Cicero and Tiro.

1a. Slave collar with tag, origin unknown (4th-5th c. CE). National Museum of Rome, Baths of Diocletian. Image: Lisl Walsh on twitter, who notes a problem with the English didactic at the museum.

1b. Sandra Joshel, Slavery in the Roman World (2010), p119-120:

‘Troublesome slaves were marked on their faces with brands or, more likely, tattoos to identify them and the “crimes” for which they had been marked. When caught, some slaves had metal collars riveted around their necks: the collar had an engraving that identified the slave as a fugitive, and often requested his return to his owner. The tag on the [p120] collar from Rome reads: “I have run away: hold on to me. When you return me to my master Zoninus, you will get a gold solidus” (Selected Latin Inscriptions 8731). The use of these collars was common enough that the message could be abbreviated “TMQF” (tene me quia fugio) — Hold on to me since I flee (Selected Latin Inscriptions 9454).’

1c. Jerry Toner, The Roman Guide to Slave Management (2014), p76:

‘There is plenty of evidence for the sexual abuse of slaves. A combination of the powerful position that the master had over his slaves and their lack of basic rights means that this should not come as a surprise. The fact that the philosopher emperor Marcus Aurelius was proud of himself for resisting the temptations posed by two beautiful slaves suggests that this was not a course that most masters would have taken. There was little stigma attached in masters having sex with boys and adolescent males: all slaves were there for the master to take advantage of if he so wished, whatever their sex or age. Many masters would have been classified as paedophiles in the modern world. Unwanted slave pregnancies were sufficiently common to joke about. There is a hint of the resentment sexual abuse could cause in Petronius’ Satyricon (ch. 57), when a freedman notes that, “I bought freedom for the slave woman who had shared my bed, so that no one could wipe his filthy hands on her breast.” In the same work (ch. 75), Trimalchio says that he had as a boy become his master’s favourite for fourteen years, but defends it by saying, “I mean, what’s wrong with doing what your master wants?”‘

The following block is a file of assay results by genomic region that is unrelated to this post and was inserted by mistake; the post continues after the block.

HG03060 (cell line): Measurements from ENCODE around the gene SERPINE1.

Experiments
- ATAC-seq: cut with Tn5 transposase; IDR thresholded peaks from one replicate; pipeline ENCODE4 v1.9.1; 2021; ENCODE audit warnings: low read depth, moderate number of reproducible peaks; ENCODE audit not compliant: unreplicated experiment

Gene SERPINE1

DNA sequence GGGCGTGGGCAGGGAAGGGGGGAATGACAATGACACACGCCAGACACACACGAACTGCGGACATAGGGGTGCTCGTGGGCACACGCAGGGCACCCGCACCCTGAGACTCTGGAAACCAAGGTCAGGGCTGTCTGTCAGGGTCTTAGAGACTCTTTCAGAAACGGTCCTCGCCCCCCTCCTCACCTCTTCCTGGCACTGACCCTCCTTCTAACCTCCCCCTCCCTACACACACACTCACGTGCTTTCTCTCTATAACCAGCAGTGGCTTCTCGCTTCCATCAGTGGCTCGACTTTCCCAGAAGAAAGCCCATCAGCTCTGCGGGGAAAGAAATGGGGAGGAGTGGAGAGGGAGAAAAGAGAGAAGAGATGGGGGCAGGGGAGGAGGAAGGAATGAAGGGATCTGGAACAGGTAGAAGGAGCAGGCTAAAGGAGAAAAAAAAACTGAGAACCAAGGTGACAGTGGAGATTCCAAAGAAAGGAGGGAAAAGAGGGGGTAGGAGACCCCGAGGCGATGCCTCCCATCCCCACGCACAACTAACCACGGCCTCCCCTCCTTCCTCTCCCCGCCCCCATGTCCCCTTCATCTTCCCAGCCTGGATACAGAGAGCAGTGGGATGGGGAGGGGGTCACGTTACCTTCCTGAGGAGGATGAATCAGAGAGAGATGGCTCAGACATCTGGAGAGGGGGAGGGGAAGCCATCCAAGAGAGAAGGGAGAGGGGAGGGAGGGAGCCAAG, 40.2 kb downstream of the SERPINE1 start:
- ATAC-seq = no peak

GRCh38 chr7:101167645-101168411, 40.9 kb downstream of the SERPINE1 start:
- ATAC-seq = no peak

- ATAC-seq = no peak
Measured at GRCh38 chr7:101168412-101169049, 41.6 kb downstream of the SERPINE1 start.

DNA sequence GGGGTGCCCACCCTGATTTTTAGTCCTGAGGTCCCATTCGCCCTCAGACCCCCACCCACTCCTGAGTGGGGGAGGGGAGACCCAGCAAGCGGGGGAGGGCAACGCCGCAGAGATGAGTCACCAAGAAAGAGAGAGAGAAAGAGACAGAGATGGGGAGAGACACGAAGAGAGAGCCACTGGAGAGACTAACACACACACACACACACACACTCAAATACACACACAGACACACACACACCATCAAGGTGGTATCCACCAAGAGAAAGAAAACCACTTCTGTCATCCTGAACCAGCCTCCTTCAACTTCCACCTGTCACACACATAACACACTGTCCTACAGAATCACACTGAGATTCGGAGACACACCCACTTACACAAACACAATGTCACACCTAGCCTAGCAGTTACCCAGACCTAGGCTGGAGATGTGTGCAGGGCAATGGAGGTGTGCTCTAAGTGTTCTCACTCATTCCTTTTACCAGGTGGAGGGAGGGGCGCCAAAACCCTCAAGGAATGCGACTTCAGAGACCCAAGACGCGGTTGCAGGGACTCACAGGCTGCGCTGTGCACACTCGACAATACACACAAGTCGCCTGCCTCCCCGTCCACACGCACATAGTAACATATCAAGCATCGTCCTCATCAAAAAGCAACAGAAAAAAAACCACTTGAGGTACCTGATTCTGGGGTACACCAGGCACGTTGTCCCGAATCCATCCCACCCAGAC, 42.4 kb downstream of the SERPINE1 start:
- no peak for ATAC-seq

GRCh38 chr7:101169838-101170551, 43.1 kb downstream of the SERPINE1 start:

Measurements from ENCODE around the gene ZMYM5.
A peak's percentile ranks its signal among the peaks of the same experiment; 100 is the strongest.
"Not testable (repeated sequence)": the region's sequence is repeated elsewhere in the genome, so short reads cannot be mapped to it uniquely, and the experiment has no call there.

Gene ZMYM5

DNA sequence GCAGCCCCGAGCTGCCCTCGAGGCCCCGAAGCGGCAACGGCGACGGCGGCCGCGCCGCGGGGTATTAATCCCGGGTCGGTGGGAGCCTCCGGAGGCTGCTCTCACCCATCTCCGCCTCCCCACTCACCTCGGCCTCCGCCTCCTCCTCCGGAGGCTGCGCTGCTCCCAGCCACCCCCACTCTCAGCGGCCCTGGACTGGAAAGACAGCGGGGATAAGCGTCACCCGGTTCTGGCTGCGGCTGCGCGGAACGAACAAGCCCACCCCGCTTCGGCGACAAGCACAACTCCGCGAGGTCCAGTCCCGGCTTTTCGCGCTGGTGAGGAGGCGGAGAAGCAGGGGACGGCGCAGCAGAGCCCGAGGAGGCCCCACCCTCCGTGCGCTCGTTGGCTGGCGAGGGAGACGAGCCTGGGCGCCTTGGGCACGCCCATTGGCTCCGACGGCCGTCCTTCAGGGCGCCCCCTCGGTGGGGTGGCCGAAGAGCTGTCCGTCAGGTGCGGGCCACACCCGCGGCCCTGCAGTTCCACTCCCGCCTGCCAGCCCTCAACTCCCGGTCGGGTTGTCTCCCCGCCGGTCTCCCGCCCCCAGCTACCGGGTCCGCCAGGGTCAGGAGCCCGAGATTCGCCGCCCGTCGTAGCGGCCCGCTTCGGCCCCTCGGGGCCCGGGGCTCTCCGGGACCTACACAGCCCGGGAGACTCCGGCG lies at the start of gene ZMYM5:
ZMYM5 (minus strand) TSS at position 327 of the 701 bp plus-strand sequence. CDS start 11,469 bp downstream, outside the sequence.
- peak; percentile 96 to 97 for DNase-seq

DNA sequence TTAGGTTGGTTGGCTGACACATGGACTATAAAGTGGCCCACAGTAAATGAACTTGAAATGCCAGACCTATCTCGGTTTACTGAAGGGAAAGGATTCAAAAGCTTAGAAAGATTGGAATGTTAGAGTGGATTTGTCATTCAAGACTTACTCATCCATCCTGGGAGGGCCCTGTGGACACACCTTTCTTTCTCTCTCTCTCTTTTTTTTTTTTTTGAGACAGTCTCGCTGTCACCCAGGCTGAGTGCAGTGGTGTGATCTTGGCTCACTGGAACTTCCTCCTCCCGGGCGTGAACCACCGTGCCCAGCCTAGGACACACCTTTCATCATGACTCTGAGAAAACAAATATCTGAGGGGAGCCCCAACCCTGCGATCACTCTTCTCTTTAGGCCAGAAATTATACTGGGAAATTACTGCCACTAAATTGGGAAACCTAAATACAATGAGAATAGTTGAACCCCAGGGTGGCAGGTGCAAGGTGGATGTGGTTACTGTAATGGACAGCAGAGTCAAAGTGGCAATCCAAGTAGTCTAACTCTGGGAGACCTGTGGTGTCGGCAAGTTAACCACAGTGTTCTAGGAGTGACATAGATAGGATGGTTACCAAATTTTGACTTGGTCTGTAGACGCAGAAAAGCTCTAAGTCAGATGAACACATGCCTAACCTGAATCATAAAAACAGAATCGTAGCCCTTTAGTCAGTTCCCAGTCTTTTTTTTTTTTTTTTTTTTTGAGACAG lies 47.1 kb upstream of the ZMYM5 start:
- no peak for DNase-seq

1d. Thomas Habinek, ‘Slavery and Class,’ in S. Harrison (ed.) A Companion to Latin Literature (2005), p385:

‘Slaves made Latin literature possible. In a broad sense, the productive energies of slaves and other dependent labourers generated the surplus that sustained the leisure, or otium, necessary (in the Roman view) for the production and consumption of literary texts. In a narrower sense, slaves and ex-slaves, functioning as readers, researchers, amanuenses, tutors, librarians, copyists, referees and critics were integral to the creation and circulation of texts and to the transmission of the various kinds of knowledge that informed them. Indeed, for all we know, a Roman author was no more responsible for the literary works attributed to him than a modern fashion designer can be said to have ‘made’ the clothing sold under his or her label. The Roman ego was expandable, not limited by the boundaries of a single body. Just as the pronouns ‘I’ and ‘you’ could signify ‘my slaves and I’ or ‘you and your slaves’, so in practice a slave performed as a prosthesis of his master, even when that master was an esteemed writer.’